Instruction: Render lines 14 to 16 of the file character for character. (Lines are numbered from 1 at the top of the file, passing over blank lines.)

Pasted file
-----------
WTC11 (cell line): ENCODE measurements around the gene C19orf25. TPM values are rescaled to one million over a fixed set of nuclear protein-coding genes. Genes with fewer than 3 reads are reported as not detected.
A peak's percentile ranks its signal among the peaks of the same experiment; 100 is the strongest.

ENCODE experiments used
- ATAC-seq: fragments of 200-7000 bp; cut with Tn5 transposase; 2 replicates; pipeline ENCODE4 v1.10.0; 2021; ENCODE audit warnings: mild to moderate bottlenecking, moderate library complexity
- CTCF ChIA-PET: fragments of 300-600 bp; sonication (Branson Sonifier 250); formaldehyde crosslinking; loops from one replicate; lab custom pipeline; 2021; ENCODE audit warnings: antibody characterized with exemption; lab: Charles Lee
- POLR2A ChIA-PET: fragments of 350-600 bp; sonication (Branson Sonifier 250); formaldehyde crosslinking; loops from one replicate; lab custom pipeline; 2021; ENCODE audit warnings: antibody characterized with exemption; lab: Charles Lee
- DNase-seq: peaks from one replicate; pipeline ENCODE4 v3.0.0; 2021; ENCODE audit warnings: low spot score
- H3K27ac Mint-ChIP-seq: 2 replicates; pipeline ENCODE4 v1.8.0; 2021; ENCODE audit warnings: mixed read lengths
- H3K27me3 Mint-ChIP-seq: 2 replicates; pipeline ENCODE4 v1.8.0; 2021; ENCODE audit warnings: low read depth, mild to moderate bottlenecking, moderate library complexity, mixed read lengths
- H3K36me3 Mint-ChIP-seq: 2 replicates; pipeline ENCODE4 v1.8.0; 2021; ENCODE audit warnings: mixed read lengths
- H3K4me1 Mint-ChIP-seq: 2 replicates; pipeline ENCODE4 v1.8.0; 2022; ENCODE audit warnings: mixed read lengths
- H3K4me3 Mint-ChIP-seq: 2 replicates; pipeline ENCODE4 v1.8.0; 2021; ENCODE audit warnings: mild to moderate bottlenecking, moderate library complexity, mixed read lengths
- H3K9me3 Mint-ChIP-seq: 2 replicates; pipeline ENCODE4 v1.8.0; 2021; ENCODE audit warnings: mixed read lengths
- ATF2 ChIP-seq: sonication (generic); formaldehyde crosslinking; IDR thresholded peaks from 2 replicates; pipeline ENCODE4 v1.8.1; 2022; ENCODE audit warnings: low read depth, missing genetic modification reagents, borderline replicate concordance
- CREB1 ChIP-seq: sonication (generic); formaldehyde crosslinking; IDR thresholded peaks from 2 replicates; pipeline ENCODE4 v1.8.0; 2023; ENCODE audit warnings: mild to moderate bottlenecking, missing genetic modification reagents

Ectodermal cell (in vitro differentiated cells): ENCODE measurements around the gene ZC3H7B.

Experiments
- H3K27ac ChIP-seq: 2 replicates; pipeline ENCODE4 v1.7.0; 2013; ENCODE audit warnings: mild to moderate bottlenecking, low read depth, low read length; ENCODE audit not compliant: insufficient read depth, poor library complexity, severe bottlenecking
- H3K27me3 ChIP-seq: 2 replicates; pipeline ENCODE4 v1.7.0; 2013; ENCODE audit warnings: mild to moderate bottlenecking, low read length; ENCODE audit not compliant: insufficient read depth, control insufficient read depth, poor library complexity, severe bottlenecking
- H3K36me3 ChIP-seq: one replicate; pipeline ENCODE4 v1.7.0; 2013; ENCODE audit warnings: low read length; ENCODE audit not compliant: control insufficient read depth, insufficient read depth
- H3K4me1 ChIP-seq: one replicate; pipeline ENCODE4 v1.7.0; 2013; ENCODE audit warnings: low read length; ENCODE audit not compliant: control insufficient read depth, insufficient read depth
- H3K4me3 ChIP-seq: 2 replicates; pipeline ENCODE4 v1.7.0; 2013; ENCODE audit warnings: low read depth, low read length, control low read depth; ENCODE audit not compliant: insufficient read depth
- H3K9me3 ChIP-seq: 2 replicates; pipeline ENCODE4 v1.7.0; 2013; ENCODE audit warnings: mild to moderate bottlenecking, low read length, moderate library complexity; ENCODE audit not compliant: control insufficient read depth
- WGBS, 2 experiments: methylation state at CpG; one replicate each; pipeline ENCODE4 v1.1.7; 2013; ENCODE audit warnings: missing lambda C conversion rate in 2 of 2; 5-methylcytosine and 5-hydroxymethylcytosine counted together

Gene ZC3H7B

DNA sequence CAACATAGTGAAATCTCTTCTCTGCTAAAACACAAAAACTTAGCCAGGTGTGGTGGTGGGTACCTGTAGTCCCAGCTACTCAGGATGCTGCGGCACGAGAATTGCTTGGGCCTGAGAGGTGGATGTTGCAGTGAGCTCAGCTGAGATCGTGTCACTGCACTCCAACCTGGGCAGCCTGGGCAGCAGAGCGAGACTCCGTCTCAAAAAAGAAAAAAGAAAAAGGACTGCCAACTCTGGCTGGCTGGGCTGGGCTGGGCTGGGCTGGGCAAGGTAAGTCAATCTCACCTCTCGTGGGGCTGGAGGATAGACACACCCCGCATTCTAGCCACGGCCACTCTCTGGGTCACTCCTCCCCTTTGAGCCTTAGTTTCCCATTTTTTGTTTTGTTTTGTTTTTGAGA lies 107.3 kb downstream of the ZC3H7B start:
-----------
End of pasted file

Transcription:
- ATF2 ChIP-seq: sonication (generic); formaldehyde crosslinking; IDR thresholded peaks from 2 replicates; pipeline ENCODE4 v1.8.1; 2022; ENCODE audit warnings: low read depth, missing genetic modification reagents, borderline replicate concordance
- CREB1 ChIP-seq: sonication (generic); formaldehyde crosslinking; IDR thresholded peaks from 2 replicates; pipeline ENCODE4 v1.8.0; 2023; ENCODE audit warnings: mild to moderate bottlenecking, missing genetic modification reagents

Ectodermal cell (in vitro differentiated cells): ENCODE measurements around the gene ZC3H7B.